Komen was deluged with negative emails and posts on social media after pulling funding from Planned Parenthood.
Dallas-based Susan G. Komen for the Cure has clarified rules regarding disqualifying grants and says Planned Parenthood will receive all the funding promised them.
In a blog Friday, founder Nancy Brinker wrote the following:
"We will amend the criteria to make clear that disqualifying investigations must be criminal and conclusive in nature and not political."
"Our only goal for our granting process is to support women and families in the fight against breast cancer. Amending our criteria will ensure that politics has no place in our grant process. We will continue to fund existing grants, including those of Planned Parenthood, and preserve their eligibility to apply for future grants, while maintaining the ability of our affiliates to make funding decisions that meet the needs of their communities."
Komen faced an escalating backlash this week over its decision to cut nearly $700,000 in breast-screening grants to Planned Parenthood due to an ongoing congressional inquiry by a Republican congressman over the use of taxpayer funds.
A Komen representative told NBC 5 that under the amended rules, Planned Parenthood would now qualify for grants because the inquiry is not conclusive. The amendment to clarifies the rules of qualifying grants based on what the charity believes is "what is right and fair."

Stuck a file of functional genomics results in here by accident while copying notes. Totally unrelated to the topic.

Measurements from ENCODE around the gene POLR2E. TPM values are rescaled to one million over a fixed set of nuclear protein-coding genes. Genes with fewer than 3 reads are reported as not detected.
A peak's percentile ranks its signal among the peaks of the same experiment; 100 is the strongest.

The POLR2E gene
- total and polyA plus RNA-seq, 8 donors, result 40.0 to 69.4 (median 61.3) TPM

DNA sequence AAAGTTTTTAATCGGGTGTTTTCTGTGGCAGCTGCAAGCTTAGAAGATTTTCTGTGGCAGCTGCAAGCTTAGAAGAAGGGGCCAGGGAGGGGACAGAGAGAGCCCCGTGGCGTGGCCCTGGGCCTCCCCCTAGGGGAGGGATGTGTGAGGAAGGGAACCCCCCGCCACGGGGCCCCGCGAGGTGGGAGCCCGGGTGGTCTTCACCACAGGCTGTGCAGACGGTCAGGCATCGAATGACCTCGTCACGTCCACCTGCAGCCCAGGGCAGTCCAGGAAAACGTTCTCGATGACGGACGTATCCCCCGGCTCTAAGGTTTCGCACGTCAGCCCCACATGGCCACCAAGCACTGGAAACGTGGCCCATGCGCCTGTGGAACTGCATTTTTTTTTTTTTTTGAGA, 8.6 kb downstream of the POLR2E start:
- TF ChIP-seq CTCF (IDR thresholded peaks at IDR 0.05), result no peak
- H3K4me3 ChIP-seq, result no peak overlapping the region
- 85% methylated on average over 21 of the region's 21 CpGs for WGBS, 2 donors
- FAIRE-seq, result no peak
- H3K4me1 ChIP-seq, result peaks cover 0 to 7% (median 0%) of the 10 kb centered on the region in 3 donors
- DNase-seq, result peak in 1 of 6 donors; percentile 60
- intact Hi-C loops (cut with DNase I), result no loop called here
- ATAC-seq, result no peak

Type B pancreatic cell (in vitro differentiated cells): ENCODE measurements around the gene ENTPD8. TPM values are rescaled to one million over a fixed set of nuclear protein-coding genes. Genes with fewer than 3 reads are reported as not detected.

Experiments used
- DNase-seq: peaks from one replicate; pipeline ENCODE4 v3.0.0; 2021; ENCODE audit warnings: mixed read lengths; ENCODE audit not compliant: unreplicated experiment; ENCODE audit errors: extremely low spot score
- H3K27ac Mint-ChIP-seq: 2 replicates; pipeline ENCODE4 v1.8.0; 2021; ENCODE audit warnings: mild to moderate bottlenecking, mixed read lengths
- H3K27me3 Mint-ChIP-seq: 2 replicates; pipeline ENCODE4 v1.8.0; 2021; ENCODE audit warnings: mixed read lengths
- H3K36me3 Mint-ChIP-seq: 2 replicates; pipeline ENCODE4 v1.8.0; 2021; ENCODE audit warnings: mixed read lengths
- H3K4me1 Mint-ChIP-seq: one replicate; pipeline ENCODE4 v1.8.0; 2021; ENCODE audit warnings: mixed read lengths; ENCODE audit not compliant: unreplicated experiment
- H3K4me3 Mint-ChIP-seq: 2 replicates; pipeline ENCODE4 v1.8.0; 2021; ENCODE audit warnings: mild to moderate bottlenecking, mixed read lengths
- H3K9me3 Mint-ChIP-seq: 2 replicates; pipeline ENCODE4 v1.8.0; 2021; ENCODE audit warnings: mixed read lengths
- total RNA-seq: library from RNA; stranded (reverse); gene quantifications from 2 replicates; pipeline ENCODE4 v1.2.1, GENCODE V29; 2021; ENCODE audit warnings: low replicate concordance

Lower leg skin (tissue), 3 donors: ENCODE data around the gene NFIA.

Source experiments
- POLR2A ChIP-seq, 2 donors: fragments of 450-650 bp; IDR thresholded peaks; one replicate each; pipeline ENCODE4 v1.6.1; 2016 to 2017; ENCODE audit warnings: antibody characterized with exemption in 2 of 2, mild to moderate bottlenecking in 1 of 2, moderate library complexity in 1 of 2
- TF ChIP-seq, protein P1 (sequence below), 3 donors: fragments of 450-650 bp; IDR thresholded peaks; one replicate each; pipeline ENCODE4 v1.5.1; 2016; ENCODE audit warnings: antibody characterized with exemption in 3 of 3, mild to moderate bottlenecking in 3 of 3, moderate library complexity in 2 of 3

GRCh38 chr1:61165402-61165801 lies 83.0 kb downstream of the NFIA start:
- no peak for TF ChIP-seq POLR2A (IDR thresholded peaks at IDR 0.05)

The amendment was made after Komen was deluged with negative emails and social media postings, accusing it of caving to pressure from anti-abortion groups after they announced they'd pull Planned Parenthood's funding.
Supporters of Planned Parenthood gathered at the group's annual luncheon Friday morning, thrilled to share the news of Komen's amendment.
"Thank you to all of you who have spoken out on behalf of the women we serve. We are thrilled to continue standing shoulder-to-shoulder with Komen in serving some of the most vulnerable women in our community," said Lisa Kraus, chair of Planned Parenthood of North Texas.
With 21 location in eight North Texas counties, Planned Parenthood serves 84,000 North Texans a year and receives $92,000 in grants from Komen's Dallas affiliate -- money that would have been lost had the amendment not been put in place.
Prior to Friday's announcement, Planned Parenthood was heartened by an outpouring of support in response to the cutoff. In addition to $400,000 in smaller donations from 6,000 people, it is receiving $250,000 from a family foundation in Dallas and a $250,000 pledge announced Thursday by New York Mayor Michael Bloomberg to match future donations.
On Friday morning, Komen added via Twitter that "We want to apologize for recent decisions that cast doubt upon our commitment to our mission of saving women’s lives."